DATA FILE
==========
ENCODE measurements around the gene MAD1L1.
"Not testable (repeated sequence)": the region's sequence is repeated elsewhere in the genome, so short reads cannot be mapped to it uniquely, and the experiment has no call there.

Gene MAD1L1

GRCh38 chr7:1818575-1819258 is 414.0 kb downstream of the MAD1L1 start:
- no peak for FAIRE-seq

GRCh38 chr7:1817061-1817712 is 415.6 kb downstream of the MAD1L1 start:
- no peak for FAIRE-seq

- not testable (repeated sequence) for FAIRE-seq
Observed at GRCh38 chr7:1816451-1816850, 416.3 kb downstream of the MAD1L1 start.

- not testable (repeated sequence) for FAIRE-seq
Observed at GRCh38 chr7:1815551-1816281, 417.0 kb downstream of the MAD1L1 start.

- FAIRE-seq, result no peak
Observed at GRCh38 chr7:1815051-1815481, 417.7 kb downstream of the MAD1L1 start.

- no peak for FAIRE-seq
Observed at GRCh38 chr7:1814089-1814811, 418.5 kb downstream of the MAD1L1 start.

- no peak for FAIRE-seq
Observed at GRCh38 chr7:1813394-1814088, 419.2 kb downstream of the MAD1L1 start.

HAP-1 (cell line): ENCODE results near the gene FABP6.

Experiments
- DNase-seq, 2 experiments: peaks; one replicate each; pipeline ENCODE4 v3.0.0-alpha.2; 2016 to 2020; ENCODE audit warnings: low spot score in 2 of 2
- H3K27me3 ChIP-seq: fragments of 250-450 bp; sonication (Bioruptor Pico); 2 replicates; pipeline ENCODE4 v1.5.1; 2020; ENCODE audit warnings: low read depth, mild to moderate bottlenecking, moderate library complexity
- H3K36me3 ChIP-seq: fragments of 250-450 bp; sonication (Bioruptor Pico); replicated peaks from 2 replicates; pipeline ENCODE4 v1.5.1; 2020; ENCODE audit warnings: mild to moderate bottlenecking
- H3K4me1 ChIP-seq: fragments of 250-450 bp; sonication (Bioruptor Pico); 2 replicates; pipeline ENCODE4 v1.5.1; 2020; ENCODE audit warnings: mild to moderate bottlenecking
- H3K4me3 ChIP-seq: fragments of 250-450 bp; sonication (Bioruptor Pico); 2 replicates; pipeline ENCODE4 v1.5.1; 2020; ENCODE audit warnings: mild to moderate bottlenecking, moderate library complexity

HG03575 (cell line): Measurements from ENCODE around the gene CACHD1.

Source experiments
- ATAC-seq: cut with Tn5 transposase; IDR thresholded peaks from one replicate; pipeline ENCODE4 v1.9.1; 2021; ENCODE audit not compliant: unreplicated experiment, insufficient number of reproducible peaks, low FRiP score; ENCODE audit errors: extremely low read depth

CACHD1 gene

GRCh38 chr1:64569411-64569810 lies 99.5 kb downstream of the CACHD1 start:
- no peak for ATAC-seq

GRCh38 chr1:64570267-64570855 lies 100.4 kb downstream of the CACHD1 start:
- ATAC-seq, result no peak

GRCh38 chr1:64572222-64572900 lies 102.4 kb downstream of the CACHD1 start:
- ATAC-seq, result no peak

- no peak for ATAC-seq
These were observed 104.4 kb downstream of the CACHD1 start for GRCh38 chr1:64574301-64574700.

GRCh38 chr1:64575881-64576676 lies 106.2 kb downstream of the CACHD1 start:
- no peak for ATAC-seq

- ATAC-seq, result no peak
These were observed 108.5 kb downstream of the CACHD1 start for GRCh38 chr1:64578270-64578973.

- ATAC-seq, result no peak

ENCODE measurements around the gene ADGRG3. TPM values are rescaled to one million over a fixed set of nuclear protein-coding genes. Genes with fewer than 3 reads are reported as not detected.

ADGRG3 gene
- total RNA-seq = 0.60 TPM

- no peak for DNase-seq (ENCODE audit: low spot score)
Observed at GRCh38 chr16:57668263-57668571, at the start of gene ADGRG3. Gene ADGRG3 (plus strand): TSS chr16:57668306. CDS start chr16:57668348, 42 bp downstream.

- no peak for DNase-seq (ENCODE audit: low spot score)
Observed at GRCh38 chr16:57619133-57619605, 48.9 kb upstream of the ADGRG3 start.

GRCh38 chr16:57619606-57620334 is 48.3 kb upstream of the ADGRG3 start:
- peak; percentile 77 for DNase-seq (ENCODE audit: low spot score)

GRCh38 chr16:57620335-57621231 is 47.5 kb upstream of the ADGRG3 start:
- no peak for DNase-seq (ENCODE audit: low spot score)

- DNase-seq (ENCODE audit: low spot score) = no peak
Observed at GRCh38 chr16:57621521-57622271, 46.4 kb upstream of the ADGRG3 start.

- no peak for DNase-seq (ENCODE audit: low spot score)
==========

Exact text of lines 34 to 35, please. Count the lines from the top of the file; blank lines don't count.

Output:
- ATAC-seq, result no peak

- no peak for ATAC-seq